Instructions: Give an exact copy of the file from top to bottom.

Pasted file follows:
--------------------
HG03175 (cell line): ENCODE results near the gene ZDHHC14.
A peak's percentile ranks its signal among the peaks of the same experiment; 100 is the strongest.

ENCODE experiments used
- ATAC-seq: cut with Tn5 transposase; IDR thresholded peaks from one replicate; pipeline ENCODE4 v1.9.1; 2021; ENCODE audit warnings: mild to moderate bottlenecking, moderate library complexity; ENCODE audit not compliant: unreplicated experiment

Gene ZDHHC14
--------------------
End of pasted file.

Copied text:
HG03175 (cell line): ENCODE results near the gene ZDHHC14.
A peak's percentile ranks its signal among the peaks of the same experiment; 100 is the strongest.

ENCODE experiments used
- ATAC-seq: cut with Tn5 transposase; IDR thresholded peaks from one replicate; pipeline ENCODE4 v1.9.1; 2021; ENCODE audit warnings: mild to moderate bottlenecking, moderate library complexity; ENCODE audit not compliant: unreplicated experiment

Gene ZDHHC14